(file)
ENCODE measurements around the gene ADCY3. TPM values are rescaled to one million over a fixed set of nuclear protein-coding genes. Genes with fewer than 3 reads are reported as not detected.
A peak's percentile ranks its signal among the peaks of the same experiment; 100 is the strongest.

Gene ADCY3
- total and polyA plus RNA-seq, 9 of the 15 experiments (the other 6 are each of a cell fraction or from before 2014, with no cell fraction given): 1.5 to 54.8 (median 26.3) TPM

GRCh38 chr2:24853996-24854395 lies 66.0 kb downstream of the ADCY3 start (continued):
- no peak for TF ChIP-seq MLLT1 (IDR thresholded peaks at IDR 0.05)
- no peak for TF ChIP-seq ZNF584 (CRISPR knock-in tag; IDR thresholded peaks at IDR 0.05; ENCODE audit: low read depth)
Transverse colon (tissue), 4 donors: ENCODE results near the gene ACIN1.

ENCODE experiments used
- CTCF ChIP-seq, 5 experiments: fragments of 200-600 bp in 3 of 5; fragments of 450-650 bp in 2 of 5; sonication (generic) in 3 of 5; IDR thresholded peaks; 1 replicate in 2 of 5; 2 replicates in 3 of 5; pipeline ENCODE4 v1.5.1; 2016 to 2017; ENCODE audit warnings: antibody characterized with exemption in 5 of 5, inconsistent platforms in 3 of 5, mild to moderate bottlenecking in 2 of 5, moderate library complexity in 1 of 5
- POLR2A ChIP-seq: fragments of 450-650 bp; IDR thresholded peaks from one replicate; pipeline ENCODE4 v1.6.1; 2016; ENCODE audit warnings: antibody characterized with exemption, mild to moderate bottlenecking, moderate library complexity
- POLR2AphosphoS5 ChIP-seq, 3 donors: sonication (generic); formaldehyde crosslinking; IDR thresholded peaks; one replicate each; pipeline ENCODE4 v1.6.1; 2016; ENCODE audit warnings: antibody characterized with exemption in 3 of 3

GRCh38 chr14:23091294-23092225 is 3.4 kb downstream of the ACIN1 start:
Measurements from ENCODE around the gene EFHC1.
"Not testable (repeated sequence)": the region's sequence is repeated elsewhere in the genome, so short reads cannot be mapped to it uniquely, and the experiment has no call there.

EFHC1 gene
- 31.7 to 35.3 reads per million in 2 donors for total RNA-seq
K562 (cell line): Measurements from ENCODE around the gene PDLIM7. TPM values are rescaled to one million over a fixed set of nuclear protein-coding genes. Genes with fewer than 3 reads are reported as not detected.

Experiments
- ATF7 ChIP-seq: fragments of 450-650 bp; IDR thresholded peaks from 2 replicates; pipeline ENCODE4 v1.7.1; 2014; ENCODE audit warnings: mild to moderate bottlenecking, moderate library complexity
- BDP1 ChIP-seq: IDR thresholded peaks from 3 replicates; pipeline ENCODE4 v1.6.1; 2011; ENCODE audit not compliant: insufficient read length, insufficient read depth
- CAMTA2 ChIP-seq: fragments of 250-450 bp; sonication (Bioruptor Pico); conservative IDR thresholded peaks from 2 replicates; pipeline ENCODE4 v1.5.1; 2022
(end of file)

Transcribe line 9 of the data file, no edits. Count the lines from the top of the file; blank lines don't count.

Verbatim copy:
ENCODE experiments used